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The Alcoholic History Of Vodka

I’ll Take Mine With Cranberry and Lime, Comrade

By Jessica BuggPublished 2 years ago 4 min read
Top Story - February 2022
The Alcoholic History Of Vodka
Photo by Alvis Taurēns on Unsplash

I am no stranger to the bar, the cigar bar to be more precise. I have been requested to cover two things:

A). History

B). F*cked up stories from Florida

This piece is from the history section but inspired by very own Russian lover.

Today people, we are going to look at a brief overview of the history of Russia’s favorite drink (and one of mine) . . . vodka.

Let’s Get Started

Where Did Vodka Come From (Other Than Russia)?

Vodka has been enjoyed for centuries and not just by our Russian comrades. They just happen to drink a lot of it.

The first recording of vodka and credit for inventing the delicious alcohol goes to none other than Isidore the Monk.

No last name is given. I am guessing with a name like Isidore, it may not be completely necessary to have a surname.

Isidore the Monk hailed from the Chudov Monastery and crafted the new drink in 1430 CE.

Poland Says They Invented Vodka First

Many die hard Polish will say that they in fact, invented vodka . . . not the Russians.

I am not one to argue semantics but the fact that the word “vodka” comes from the Russian word for “water” which is “voda” (that’s not how the Russians write it, they have their own completely different alphabet and guys, I am learning Russian as we speak, be glad I translated it to our alphabet).

So, I’m not saying the Polish are lying . . . I’m just pointing out that we call the drink vodka and voda is pretty close.

So even if the Polish people invented vodka, the Russians claimed it and named it. So they take the credit.

Kind of like Columbus and America . . . but that’s another article for not today.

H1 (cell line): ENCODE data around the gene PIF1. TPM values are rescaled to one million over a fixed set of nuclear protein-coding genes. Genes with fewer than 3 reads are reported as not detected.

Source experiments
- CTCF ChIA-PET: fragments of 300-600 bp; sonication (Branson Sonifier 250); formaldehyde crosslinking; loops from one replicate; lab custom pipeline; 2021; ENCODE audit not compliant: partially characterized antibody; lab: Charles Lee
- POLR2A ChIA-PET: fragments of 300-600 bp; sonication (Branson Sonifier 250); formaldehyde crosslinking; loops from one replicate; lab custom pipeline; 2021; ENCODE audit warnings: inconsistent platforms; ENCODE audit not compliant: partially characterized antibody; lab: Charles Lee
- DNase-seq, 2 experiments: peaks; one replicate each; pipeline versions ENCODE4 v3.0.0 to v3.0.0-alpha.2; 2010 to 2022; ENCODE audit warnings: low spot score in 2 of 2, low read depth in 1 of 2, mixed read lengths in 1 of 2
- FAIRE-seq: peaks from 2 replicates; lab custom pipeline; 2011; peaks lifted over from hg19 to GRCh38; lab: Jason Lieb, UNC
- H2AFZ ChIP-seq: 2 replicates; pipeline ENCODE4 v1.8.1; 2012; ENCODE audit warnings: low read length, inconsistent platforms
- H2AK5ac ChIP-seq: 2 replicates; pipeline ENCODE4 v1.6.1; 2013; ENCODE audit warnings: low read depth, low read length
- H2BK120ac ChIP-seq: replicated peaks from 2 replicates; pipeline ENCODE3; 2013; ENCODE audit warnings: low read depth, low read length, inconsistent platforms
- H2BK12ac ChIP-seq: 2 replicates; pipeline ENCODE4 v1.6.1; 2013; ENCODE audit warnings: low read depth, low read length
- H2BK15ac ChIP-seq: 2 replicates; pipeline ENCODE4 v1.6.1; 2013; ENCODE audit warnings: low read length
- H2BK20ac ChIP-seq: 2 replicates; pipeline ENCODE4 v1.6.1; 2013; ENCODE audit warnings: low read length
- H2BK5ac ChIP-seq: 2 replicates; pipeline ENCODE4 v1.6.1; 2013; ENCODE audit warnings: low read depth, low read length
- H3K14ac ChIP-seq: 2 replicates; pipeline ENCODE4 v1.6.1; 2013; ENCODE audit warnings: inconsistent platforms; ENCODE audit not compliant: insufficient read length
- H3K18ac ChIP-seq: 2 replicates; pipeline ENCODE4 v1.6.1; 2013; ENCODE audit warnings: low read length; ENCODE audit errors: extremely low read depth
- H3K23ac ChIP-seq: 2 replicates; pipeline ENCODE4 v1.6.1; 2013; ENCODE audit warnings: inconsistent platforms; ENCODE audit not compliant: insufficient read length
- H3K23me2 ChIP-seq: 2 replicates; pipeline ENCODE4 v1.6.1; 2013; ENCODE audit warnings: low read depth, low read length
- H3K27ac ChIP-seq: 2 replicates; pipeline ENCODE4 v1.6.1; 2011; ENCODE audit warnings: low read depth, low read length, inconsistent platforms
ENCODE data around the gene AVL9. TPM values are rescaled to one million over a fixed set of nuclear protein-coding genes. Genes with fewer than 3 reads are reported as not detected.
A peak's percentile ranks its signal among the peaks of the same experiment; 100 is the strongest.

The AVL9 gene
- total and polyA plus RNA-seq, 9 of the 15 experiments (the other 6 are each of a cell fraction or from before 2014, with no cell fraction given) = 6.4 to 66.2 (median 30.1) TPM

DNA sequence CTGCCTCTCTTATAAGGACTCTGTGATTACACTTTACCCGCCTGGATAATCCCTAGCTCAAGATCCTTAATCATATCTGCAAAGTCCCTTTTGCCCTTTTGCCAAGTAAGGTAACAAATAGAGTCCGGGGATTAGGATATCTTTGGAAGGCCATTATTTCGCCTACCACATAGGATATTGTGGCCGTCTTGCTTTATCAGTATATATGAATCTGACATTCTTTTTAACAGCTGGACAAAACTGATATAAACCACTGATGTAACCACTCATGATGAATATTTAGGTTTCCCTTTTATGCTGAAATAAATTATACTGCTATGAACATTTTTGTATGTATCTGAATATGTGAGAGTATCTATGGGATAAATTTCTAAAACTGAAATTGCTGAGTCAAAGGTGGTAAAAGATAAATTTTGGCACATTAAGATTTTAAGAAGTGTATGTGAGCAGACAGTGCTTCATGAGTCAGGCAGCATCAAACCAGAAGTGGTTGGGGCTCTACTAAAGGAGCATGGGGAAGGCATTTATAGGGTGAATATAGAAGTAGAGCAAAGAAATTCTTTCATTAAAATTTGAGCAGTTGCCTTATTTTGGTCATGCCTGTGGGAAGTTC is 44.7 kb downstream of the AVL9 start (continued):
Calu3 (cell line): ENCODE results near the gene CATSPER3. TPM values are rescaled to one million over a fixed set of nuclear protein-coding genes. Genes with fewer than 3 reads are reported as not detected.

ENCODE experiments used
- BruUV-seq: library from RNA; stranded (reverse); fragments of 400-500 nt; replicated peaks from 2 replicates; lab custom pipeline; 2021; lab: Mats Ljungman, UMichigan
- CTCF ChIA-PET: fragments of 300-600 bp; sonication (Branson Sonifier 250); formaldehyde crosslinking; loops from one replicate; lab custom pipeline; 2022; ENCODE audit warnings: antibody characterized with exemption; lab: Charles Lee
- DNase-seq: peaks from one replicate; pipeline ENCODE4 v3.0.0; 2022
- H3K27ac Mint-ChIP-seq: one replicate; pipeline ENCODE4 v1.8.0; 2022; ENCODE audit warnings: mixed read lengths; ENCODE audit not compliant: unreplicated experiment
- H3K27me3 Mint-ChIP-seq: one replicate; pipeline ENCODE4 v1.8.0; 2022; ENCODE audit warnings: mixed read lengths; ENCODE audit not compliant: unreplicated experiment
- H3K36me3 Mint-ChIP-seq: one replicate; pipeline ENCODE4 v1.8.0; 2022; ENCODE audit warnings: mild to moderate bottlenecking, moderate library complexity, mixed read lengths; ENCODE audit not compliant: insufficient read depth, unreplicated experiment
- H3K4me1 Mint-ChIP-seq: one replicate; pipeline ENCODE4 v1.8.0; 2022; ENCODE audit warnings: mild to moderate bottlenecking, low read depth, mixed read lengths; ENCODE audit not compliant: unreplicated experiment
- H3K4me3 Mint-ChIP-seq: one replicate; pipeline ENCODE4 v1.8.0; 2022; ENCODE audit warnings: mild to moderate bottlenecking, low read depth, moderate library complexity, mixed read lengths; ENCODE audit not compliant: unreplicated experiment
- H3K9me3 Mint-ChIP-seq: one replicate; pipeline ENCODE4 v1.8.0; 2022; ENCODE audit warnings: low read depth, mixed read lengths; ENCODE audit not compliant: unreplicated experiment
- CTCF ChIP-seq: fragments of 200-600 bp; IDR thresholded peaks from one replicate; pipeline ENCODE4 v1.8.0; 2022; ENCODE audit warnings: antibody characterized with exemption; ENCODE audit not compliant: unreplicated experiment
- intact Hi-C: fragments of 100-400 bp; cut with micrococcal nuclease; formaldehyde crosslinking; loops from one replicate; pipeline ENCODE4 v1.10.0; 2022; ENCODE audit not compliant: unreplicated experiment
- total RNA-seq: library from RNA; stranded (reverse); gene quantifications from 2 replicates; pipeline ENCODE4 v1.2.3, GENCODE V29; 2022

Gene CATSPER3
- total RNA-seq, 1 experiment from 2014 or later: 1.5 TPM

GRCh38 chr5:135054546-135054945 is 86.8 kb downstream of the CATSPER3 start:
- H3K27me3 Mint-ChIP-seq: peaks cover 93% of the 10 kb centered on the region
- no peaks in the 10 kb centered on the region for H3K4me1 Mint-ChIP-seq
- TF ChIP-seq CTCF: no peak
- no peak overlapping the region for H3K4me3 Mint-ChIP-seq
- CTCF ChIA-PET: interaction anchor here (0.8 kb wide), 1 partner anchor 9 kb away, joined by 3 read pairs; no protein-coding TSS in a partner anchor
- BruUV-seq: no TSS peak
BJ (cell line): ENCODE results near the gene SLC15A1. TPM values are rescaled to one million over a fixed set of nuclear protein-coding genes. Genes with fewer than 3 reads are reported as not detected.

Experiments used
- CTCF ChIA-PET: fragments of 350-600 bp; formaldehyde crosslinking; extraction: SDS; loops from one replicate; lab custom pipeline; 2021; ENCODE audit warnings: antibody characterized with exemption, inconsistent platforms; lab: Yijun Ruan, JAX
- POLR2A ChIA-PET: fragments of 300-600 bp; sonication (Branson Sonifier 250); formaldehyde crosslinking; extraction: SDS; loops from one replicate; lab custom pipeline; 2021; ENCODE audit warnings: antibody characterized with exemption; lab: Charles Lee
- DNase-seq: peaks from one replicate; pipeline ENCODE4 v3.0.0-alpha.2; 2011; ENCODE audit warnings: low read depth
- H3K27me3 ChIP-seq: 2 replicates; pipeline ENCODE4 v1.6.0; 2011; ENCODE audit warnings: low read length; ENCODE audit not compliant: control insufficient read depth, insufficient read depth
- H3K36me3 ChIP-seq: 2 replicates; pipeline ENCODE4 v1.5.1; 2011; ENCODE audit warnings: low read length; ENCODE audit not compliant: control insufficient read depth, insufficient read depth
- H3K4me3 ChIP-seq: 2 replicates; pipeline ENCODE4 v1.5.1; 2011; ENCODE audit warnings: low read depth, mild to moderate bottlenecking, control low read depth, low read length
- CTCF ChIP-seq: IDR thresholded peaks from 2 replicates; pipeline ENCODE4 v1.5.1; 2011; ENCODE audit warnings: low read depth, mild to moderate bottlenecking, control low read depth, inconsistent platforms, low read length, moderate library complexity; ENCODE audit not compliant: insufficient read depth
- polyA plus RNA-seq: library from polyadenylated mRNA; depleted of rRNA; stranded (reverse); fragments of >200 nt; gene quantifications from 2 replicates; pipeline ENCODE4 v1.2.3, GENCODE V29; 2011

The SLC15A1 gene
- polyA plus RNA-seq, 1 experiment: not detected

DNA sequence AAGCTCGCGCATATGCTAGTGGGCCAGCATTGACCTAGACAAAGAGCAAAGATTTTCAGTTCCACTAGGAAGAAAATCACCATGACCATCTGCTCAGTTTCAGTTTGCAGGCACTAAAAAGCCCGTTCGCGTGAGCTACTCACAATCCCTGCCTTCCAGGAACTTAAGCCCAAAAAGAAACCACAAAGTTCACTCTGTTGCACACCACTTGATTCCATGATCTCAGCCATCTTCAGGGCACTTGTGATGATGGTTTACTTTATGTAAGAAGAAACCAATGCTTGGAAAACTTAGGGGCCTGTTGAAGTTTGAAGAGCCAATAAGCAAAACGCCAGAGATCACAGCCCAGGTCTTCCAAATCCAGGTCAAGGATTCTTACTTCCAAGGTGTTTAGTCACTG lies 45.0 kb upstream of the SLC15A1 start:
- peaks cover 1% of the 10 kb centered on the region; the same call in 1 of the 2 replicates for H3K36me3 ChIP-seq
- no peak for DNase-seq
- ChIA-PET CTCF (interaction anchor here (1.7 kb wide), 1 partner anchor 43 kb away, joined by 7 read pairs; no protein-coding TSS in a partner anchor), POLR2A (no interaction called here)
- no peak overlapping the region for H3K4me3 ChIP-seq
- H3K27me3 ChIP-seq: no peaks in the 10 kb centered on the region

(Author’s Note: The Polish word “woda” is considered to be a root word for vodka as well but please reference the Columbus thing again).

A Famous Chemist Gave Vodka It’s Name

Yep. A Russian chemist named Dimitri Medeleev who was renowned for the Periodic Law . . . but naming vodka is also important.

Clearly, naming vodka trumps any law from any discipline.

Vodka Was Originally Used For Medicinal Purposes

Vodka was not just used for drinking and entertaining. Originally, vodka had multiple uses including:

-Fever Reduction



Any of you all who have drank the cheap vodka that comes in the plastic half gallon (located at the very ass bottom of the liquor store) cannot argue the validity of the above uses.

The original vodka had more in common with the low end vodka of today than any high end brand now. They were not imbibing Ciroq in the old country.

Vodka used to be made with wood alcohol and sold in buckets. It even smelled like kerosene.

Russian Bars and Taverns Began Distilling Their Own Vodka

In the 16th Century, Russian tavern owners had the great idea to begin making and selling their own vodka.

Which was a great idea. It was so great and vodka became so popular that there was an unintended consequence to the new beverage.

One Third Of Russia’s Male Population Was In Debt To Tavern Owners

And all because of vodka. The tavern owners would let patrons run a tab that the patron could later pay off. The problem was, the vodka was so enticing that up to 1/3 of the male population owed a tab to a bar.

And when you drink a lot of vodka, you don’t always like to work (been there, speak from experience).

So a lot of the debtors were so busy kicking it at the taverns, drinking vodka, and doing Russian shit, that they didn’t even bother to cultivate their lands.

Czar Ivan the Terrible Cashes In On Vodka

Ivan was a bad motherf*cker. But one thing Ivan the Terrible liked was the vodka trend.

In order to fill the royal coffers, Ivan the Terrible imposed a high vodka tax and even had a chain of taverns opened across the country that was owned by the crown.

Vodka was regularly served at celebrations and religious ceremonies including those at royal court and by the 17th Century, vodka became the national drink of mother Russia.

Bolshevik Revolution Inspires Vodka To Go Global

Like all good dynasties, there has to be an end at some point. At the turn of the twentieth century we see the Bolshevik Revolution and Russia becomes the U.S.S.R.

Many fled and moved to Europe, the United States, and other places; and with them, they brought a lot of things, mainly vodka.

And so, vodka spread throughout the world, with Smirnoff being the initial brand to be introduced to the States.

Final Thoughts

And that dear readers, is a brief (very brief) overview of the history of vodka. I’m off to learn more Russian . . . mainly the alphabet. No joke. Go look at it if you’re bored.


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  • Phoenix2 years ago

    Thanks for sharing

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